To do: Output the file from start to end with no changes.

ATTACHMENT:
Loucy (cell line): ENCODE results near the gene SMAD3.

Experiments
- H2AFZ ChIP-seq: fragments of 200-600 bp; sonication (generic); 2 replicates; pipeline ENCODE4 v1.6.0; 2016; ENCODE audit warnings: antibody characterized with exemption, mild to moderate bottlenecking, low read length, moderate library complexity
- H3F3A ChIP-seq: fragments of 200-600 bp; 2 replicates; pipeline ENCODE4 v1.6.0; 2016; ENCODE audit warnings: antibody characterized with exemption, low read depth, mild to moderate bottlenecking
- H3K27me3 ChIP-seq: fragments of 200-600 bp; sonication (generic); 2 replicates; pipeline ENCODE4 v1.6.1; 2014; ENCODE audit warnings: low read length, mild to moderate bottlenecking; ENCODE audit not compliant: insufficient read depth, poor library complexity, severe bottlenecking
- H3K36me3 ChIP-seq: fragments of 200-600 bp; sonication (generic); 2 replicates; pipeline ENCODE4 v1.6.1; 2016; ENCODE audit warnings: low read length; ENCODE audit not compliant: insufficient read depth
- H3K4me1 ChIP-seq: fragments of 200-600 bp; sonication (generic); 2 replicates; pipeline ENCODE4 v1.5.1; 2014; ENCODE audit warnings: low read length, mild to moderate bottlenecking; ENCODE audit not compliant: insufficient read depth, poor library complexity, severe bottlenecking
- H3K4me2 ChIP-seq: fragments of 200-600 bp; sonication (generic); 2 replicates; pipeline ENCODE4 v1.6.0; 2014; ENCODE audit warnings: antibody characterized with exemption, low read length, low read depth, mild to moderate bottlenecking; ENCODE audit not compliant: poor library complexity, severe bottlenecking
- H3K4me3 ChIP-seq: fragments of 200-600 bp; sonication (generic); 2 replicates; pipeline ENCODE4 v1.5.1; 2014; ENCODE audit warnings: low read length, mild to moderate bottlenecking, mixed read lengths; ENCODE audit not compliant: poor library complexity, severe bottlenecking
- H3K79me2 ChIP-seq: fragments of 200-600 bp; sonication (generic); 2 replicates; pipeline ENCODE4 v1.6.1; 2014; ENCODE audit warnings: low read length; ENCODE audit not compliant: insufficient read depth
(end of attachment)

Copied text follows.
Loucy (cell line): ENCODE results near the gene SMAD3.

Experiments
- H2AFZ ChIP-seq: fragments of 200-600 bp; sonication (generic); 2 replicates; pipeline ENCODE4 v1.6.0; 2016; ENCODE audit warnings: antibody characterized with exemption, mild to moderate bottlenecking, low read length, moderate library complexity
- H3F3A ChIP-seq: fragments of 200-600 bp; 2 replicates; pipeline ENCODE4 v1.6.0; 2016; ENCODE audit warnings: antibody characterized with exemption, low read depth, mild to moderate bottlenecking
- H3K27me3 ChIP-seq: fragments of 200-600 bp; sonication (generic); 2 replicates; pipeline ENCODE4 v1.6.1; 2014; ENCODE audit warnings: low read length, mild to moderate bottlenecking; ENCODE audit not compliant: insufficient read depth, poor library complexity, severe bottlenecking
- H3K36me3 ChIP-seq: fragments of 200-600 bp; sonication (generic); 2 replicates; pipeline ENCODE4 v1.6.1; 2016; ENCODE audit warnings: low read length; ENCODE audit not compliant: insufficient read depth
- H3K4me1 ChIP-seq: fragments of 200-600 bp; sonication (generic); 2 replicates; pipeline ENCODE4 v1.5.1; 2014; ENCODE audit warnings: low read length, mild to moderate bottlenecking; ENCODE audit not compliant: insufficient read depth, poor library complexity, severe bottlenecking
- H3K4me2 ChIP-seq: fragments of 200-600 bp; sonication (generic); 2 replicates; pipeline ENCODE4 v1.6.0; 2014; ENCODE audit warnings: antibody characterized with exemption, low read length, low read depth, mild to moderate bottlenecking; ENCODE audit not compliant: poor library complexity, severe bottlenecking
- H3K4me3 ChIP-seq: fragments of 200-600 bp; sonication (generic); 2 replicates; pipeline ENCODE4 v1.5.1; 2014; ENCODE audit warnings: low read length, mild to moderate bottlenecking, mixed read lengths; ENCODE audit not compliant: poor library complexity, severe bottlenecking
- H3K79me2 ChIP-seq: fragments of 200-600 bp; sonication (generic); 2 replicates; pipeline ENCODE4 v1.6.1; 2014; ENCODE audit warnings: low read length; ENCODE audit not compliant: insufficient read depth